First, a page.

pictures are thumbnails. You can click
on any picture, and get a full sized
link to National Park Service
Preservation Brief on
If a house or building was
built before the mid 19th
Century in the South, or
Southeastern part of the
United States, it almost
certainly had wooden
shingles on the roof, and
they were most likely
Cypress shingles, and for
The first three pictures to the
left are of a Cypress shingle
roof we found on a house
built in 1850, located in
Halifax, NC. Obvious clues
showed us that it had been
the only roof on the house
from 1850 until 1982, when
a tin roof was applied over
the wooden shingles.
The second, and third pictures above show closeups of the original fantail, or fanned,
hips. In the 18th and 19th Centuries, hip roofs were considered "more elegant", but not
if the hip ridges had an extra layer of applied shingles coveringthe hips "like a cabin".
In order to avoid the objectionable layer of extra cap shingles, the hip cap shingles
ridge, so the more clean lines of the hip roof are not interrupted. This detailing, like
fanned hips or swept valleys, is a carryover from Eastern European countries where
very elaborately designed, old shingle roofs still exist.
One amazing feature of these fanned hip shingles on 1850 Glen Ivey house is that
some of the tapered shingles have exposed hand forged nails that were still not letting
water under the roof after 132 years!
For the new Cypress shingle roof we installed on Glen Ivey, we
installed fanned hips, like the originals, but by using longer
shingles, we were able to avoid having any exposed fasteners.
Just as on the main part of the shingle roof, shingles end up
being three layers thick, and gaps between shingles cannot be
directly over gaps on rows below. This requires that each
shingle be marked in place, and individually cut.
As evidenced from the original shingles that lasted 132 years
on this 4-1/2 in 12, low pitched roof, Cypress shingles made
from the heartwood of Cypress (Taxodium Dintichum) trees
have great longevity. This wood goes by a lot of different
names, or "types" of Cypress, but is really all the same tree.
The sapwood is as close to pure white as wood gets. This
sapwood has to be cut away, and not used in shingles to get
the most longevity.
The original shingles were a combination of hand split, sawn,
and shaped with a drawknife. All wooden shingles were hand
split until sometime around 1840 (in this part of the country)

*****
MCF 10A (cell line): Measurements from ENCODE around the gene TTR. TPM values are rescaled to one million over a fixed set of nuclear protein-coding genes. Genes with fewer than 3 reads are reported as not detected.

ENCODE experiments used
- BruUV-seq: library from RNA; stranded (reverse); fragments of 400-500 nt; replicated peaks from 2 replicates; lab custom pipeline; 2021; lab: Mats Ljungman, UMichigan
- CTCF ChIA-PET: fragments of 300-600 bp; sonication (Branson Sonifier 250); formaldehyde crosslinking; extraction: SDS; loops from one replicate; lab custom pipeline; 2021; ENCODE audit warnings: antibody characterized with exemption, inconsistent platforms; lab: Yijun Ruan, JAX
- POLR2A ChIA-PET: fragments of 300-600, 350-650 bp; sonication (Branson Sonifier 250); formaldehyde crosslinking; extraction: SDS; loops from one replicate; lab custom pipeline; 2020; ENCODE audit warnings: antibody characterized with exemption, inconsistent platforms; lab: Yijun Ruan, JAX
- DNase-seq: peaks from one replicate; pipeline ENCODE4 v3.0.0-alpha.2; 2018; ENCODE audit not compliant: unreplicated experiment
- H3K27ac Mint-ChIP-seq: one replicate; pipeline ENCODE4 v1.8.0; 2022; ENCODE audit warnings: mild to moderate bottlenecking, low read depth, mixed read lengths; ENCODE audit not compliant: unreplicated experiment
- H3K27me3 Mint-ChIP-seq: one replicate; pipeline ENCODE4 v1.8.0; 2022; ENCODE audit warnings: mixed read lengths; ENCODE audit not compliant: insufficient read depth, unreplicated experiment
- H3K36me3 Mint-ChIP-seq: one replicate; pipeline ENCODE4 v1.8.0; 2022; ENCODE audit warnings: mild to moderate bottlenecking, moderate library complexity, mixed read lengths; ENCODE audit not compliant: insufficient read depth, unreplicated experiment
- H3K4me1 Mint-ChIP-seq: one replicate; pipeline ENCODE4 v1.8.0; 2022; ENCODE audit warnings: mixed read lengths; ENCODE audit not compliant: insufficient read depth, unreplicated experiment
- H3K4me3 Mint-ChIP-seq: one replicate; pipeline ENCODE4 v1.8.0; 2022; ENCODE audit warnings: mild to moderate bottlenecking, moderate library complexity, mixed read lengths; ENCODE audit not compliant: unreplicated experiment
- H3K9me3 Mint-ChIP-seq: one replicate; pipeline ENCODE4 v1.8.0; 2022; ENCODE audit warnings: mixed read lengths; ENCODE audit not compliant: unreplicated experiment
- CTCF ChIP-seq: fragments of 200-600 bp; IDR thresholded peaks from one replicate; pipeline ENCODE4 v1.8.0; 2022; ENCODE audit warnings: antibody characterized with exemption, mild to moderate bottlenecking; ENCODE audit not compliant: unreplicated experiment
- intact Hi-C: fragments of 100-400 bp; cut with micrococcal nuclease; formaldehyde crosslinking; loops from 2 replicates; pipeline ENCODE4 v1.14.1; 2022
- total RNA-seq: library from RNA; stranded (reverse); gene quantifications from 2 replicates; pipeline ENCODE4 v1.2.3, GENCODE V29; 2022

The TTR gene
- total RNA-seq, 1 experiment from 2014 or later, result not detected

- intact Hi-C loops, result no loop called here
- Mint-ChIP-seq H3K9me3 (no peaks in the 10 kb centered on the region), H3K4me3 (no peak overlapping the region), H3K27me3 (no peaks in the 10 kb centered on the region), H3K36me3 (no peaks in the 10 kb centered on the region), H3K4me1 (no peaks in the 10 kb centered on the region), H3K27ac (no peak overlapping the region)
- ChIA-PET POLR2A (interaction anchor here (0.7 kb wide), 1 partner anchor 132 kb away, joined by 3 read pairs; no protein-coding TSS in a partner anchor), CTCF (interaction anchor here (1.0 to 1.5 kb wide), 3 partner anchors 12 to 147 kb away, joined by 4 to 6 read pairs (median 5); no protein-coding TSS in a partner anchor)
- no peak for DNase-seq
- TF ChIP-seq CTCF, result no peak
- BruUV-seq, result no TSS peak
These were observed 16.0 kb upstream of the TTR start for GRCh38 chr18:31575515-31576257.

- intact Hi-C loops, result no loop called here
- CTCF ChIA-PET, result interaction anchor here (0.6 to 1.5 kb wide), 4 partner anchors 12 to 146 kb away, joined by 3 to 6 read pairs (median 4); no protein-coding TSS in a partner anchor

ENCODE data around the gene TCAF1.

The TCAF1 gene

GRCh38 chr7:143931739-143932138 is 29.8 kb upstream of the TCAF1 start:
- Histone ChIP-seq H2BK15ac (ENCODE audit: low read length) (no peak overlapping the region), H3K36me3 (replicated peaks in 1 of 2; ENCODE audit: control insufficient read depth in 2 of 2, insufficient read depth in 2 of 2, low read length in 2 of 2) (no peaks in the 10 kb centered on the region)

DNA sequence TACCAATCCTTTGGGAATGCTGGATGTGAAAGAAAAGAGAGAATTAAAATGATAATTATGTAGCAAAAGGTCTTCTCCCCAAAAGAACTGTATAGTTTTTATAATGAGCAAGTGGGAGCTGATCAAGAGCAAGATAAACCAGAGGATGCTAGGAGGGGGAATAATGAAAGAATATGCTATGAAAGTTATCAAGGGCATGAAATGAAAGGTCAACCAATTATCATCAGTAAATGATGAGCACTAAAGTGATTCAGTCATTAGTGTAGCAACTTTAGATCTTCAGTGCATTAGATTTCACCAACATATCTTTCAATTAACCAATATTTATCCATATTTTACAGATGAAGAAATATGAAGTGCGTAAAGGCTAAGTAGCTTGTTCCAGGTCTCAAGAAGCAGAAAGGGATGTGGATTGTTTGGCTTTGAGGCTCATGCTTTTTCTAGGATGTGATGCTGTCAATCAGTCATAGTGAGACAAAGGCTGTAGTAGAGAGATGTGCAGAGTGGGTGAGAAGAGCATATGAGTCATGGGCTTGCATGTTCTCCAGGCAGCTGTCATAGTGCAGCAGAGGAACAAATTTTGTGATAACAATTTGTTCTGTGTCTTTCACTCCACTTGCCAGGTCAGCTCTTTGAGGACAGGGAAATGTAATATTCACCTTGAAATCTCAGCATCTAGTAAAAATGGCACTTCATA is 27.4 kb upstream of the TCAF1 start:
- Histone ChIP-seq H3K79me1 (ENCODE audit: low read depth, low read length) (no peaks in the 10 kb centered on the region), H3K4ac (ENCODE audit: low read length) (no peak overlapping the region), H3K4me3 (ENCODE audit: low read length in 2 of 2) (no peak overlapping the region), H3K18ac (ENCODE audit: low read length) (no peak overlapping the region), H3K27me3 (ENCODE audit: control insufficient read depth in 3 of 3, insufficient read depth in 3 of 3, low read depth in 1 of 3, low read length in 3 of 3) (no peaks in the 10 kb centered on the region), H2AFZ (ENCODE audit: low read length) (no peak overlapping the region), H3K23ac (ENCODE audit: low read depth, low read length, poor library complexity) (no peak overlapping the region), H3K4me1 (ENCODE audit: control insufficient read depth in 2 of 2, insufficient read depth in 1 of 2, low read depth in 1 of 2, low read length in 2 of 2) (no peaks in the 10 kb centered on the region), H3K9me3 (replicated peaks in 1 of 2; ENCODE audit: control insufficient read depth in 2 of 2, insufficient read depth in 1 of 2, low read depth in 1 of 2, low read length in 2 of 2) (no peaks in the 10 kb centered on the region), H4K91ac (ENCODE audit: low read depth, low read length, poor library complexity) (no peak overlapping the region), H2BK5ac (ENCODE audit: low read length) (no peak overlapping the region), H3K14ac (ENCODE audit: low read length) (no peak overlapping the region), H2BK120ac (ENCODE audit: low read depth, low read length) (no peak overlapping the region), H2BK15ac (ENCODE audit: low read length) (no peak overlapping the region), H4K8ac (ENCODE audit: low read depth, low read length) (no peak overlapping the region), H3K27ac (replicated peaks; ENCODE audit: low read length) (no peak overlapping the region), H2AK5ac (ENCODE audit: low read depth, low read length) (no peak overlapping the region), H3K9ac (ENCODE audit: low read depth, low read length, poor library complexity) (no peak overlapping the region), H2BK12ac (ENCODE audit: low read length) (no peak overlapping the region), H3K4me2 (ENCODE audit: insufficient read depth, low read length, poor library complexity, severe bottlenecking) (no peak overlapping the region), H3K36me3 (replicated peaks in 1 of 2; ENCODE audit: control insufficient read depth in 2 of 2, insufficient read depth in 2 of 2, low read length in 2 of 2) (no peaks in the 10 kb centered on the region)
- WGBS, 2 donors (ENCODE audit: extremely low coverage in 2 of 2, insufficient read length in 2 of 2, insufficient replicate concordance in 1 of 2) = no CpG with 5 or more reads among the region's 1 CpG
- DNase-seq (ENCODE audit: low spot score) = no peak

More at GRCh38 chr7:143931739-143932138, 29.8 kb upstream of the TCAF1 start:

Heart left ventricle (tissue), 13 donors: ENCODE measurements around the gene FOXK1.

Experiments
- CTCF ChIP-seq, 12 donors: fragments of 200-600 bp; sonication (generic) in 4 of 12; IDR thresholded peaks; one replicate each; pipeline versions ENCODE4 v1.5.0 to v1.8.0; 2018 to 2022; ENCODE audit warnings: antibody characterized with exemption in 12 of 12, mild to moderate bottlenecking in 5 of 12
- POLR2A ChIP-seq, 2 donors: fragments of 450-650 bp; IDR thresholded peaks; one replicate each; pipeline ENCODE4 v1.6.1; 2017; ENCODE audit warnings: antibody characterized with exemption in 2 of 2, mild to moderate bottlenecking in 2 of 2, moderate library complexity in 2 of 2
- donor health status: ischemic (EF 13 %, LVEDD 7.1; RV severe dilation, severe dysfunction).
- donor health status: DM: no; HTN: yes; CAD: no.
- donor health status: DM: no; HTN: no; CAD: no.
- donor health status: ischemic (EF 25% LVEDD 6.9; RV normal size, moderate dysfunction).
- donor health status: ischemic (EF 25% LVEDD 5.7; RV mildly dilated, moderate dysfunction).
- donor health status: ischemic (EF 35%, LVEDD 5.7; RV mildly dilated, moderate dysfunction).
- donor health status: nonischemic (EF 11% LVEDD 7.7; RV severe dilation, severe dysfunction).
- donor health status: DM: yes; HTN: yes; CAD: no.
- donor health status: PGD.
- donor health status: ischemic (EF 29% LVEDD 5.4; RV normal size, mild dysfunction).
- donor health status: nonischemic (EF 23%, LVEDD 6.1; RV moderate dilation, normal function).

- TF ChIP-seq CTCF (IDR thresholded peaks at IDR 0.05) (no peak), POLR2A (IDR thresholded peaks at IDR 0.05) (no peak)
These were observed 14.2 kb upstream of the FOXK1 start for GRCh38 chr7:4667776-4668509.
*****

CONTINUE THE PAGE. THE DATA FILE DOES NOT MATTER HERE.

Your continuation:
when steam power spurred the manufacture of powered
woodworking machines, including shingle mills. Cypress
shingle production was major industry in parts of the South,
and South East along waterways where Cypress trees grew,
and still grow. This shingle production played an important
part of the early development of some towns from Texas
through the Carolinas.
The term "shake" is a fairly modern term. They were all called
shingles, whether from the time they were all hand split, and
including probably the first hundred years when shingles were
sawn by shingle mills. Charts in books through the latter part
of the 19th Century show the number of wooden"shingles"
required by width and length of coverage, to cover a "square"
of roof. There was no mention of "shakes", and shingles were
commonly hand split well into the 20th Century .
A Cypress shingle hip roof with
fanned hips we did on a mid
19th Century work building.
These shingles can be nailed on the old way, by hand with
hand forged nails. If the owner prefers to save money, and
since the nails won't be seen, we use stainless steel fasteners.
If you read the NPS treatise on applying wooden shingles, you
may have noticed it says not to use staples because the
staples can shoot all the way through a shingle. This is true IF
you use the pneumatic stapler as it comes, and with
commercially available shingles which are usually quite thin.
The two nailgun staplers to the left were purchased new in the
early 1970s. They come made to set the head of the staple
about 1/4" below the surface. Before they ever drove the first
staple in a shingle (Cedar Shakes back then) the guns were
disassembled, and the driver (the long piece in the second
picture attached to the piston) shortened to the length where
the staple head is driven only to the point that leaves the head
right on the surface, and not penetrating the wood at all.
No staple has ever been driven into, much less through, any
wooden shingle with either gun, no matter how thin the shingle.
The larger gun to the left shoots 1/2" crown width 15 gauge
staples up to 2-1/2" long. The one to the right shoots a slightly
thinner 16 gauge staple up to 2" long. Both have their place
on a shingle roof. Not only has neither put a staple head into a
shingle, but neither has ever split a shingle thanks to the small
diameter of the staple legs.
A shingle cannot be pulled off easily by hand fastened with
these staples, as can be done with one nailed on with hand